Introduction: Metal ions are known to accumulate in the thyroid and some play an important role in the function and homeostatic mechanisms of the thyroid gland. Certain metal ions are known endocrine disruptors while others are classified to be carcinogenic. Although higher thyroid cancer incidence rates have been reported in regions with high metal levels in soil and drinking water, including volcanic regions, the effect of heavy metals on the thyroid is still poorly understood. To investigate the association between heavy metals and thyroid cancer, a comprehensive meta-analysis was performed to draw a more evidence-based conclusion for individual metal ions. Material and methods: Nineteen studies were included in this meta-analysis, of which 9 studies reported blood metal ion levels, 8 studies reported tissue metal ion levels and 2 studies reported blood and tissue metal ion levels. The standardized mean difference (SMD) was calculated between thyroid cancer patients group and a control group (benign thyroid patients group or healthy controls group) per study. Results: A significant positive SMD in manganese tissue levels between thyroid cancer patients and benign thyroid patients (SMD: 0.56 (95 % CI: 0.16, 0.95)) and a significant negative SMD in cobalt blood levels between thyroid cancer patients and healthy controls (SMD: −2.03 (95 % CI: −3.95, −0.10)) was found. No difference in levels of other metals in blood or thyroid tissue between thyroid cancer patients and non-thyroid cancer patients was noted. Discussion and conclusion: The present meta-analysis therefore demonstrates the urgent need for future studies, especially given the increasing exposure of the general population to various environmental pollutants, including metal ions, and the thyroid cancer burden worldwide.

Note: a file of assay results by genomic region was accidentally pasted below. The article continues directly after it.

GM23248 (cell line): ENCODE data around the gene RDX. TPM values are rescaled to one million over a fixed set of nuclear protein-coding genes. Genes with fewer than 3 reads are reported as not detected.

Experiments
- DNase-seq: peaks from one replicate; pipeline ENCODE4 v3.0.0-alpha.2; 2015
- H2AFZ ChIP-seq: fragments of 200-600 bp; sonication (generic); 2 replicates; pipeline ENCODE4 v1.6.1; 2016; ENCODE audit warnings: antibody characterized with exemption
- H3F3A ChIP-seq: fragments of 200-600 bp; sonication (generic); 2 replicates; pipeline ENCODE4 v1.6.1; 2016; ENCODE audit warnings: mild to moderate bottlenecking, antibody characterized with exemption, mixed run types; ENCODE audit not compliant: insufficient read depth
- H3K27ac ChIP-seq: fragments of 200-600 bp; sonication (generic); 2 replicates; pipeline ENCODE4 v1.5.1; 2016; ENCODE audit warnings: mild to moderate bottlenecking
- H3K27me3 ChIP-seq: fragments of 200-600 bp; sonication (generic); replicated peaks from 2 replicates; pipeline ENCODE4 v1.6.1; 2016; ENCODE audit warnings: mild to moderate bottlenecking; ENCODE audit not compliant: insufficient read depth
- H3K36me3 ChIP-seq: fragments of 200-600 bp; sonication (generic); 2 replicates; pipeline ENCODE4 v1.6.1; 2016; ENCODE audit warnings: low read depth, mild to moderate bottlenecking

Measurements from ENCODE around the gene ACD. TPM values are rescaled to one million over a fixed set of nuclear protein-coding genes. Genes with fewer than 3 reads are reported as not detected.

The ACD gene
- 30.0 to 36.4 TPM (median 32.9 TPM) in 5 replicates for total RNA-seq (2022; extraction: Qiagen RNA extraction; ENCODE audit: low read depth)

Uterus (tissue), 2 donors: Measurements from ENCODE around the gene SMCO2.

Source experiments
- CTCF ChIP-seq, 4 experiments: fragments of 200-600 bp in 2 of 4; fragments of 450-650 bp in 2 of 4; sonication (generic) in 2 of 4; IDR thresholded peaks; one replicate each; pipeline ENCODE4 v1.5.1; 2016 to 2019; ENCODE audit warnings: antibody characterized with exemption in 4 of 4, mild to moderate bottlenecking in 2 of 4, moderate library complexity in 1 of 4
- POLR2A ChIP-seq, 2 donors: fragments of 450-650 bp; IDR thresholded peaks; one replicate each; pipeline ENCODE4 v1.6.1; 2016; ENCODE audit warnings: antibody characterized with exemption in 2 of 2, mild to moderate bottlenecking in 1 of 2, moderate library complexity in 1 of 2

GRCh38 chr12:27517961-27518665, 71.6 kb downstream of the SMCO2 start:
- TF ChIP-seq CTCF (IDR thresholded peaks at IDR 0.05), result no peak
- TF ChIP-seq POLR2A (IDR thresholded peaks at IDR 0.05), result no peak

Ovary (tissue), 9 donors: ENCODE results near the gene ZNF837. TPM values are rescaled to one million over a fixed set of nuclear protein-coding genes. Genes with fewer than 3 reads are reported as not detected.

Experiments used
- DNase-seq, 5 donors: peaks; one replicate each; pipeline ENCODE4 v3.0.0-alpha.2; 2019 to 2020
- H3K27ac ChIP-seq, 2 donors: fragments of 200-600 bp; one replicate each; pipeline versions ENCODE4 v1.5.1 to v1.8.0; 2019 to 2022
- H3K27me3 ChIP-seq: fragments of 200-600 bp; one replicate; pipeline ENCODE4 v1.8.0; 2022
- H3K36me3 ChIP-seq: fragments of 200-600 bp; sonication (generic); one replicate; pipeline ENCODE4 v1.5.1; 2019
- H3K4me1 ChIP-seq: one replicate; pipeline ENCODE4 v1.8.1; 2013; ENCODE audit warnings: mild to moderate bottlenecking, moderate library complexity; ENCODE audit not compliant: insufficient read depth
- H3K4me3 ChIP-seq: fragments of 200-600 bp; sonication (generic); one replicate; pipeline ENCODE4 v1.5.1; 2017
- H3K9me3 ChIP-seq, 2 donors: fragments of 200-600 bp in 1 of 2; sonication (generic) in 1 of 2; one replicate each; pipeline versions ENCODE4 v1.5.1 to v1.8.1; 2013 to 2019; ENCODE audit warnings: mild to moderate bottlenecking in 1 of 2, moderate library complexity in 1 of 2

- Systematic review
- Thyroid cancer